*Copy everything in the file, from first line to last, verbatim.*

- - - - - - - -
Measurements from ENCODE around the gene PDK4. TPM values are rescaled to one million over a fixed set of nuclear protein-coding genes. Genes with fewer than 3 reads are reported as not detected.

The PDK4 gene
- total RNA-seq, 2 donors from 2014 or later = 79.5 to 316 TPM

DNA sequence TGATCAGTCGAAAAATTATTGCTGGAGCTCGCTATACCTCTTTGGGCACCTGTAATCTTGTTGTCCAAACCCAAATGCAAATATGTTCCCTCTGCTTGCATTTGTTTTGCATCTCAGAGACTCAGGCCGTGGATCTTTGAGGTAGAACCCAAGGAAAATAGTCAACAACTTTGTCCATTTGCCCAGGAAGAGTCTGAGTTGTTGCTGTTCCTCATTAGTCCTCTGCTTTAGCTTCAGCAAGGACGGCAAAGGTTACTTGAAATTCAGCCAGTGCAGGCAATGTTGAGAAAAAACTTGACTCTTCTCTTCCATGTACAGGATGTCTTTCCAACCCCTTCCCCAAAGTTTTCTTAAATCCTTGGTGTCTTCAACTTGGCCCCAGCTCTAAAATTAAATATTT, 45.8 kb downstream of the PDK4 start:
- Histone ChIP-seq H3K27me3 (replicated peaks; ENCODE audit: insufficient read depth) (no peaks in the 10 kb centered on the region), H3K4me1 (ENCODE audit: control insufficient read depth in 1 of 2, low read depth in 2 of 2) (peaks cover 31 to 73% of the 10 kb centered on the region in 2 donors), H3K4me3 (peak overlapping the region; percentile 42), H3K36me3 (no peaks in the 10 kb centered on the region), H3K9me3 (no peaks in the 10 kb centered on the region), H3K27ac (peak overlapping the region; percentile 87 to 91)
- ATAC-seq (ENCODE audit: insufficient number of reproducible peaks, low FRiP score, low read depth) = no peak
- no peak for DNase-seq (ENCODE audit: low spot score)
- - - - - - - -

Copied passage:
Measurements from ENCODE around the gene PDK4. TPM values are rescaled to one million over a fixed set of nuclear protein-coding genes. Genes with fewer than 3 reads are reported as not detected.

The PDK4 gene
- total RNA-seq, 2 donors from 2014 or later = 79.5 to 316 TPM

DNA sequence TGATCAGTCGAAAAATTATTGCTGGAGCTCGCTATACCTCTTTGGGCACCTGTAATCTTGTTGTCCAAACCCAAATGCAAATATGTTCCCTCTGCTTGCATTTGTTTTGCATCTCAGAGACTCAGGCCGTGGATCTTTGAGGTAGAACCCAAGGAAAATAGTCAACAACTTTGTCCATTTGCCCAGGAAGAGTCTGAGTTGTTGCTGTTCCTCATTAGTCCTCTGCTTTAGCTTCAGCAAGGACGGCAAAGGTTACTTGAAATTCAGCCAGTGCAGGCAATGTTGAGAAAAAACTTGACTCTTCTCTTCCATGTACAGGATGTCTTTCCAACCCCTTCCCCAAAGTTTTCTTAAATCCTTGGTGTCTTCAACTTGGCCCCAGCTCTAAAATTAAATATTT, 45.8 kb downstream of the PDK4 start:
- Histone ChIP-seq H3K27me3 (replicated peaks; ENCODE audit: insufficient read depth) (no peaks in the 10 kb centered on the region), H3K4me1 (ENCODE audit: control insufficient read depth in 1 of 2, low read depth in 2 of 2) (peaks cover 31 to 73% of the 10 kb centered on the region in 2 donors), H3K4me3 (peak overlapping the region; percentile 42), H3K36me3 (no peaks in the 10 kb centered on the region), H3K9me3 (no peaks in the 10 kb centered on the region), H3K27ac (peak overlapping the region; percentile 87 to 91)
- ATAC-seq (ENCODE audit: insufficient number of reproducible peaks, low FRiP score, low read depth) = no peak
- no peak for DNase-seq (ENCODE audit: low spot score)